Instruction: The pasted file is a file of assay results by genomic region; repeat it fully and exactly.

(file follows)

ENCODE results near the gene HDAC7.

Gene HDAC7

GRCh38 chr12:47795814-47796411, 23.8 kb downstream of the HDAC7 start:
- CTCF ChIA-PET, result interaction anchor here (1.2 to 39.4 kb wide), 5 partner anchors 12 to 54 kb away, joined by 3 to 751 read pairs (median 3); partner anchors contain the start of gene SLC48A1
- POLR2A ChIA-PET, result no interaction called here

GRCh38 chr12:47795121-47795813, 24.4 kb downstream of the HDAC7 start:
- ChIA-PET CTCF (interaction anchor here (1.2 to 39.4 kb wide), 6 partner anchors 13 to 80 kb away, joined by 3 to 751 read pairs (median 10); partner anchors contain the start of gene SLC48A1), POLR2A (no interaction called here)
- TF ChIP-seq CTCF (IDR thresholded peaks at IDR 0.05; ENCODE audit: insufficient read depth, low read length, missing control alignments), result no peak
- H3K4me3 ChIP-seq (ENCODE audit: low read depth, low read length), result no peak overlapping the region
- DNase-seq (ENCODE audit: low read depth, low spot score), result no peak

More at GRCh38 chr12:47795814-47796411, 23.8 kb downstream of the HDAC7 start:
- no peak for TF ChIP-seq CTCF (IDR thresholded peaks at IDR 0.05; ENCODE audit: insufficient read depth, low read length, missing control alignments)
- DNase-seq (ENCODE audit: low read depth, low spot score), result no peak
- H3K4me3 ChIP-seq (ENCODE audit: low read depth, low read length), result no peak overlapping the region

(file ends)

ENCODE results near the gene HDAC7.

Gene HDAC7

GRCh38 chr12:47795814-47796411, 23.8 kb downstream of the HDAC7 start:
- CTCF ChIA-PET, result interaction anchor here (1.2 to 39.4 kb wide), 5 partner anchors 12 to 54 kb away, joined by 3 to 751 read pairs (median 3); partner anchors contain the start of gene SLC48A1
- POLR2A ChIA-PET, result no interaction called here

GRCh38 chr12:47795121-47795813, 24.4 kb downstream of the HDAC7 start:
- ChIA-PET CTCF (interaction anchor here (1.2 to 39.4 kb wide), 6 partner anchors 13 to 80 kb away, joined by 3 to 751 read pairs (median 10); partner anchors contain the start of gene SLC48A1), POLR2A (no interaction called here)
- TF ChIP-seq CTCF (IDR thresholded peaks at IDR 0.05; ENCODE audit: insufficient read depth, low read length, missing control alignments), result no peak
- H3K4me3 ChIP-seq (ENCODE audit: low read depth, low read length), result no peak overlapping the region
- DNase-seq (ENCODE audit: low read depth, low spot score), result no peak

More at GRCh38 chr12:47795814-47796411, 23.8 kb downstream of the HDAC7 start:
- no peak for TF ChIP-seq CTCF (IDR thresholded peaks at IDR 0.05; ENCODE audit: insufficient read depth, low read length, missing control alignments)
- DNase-seq (ENCODE audit: low read depth, low spot score), result no peak
- H3K4me3 ChIP-seq (ENCODE audit: low read depth, low read length), result no peak overlapping the region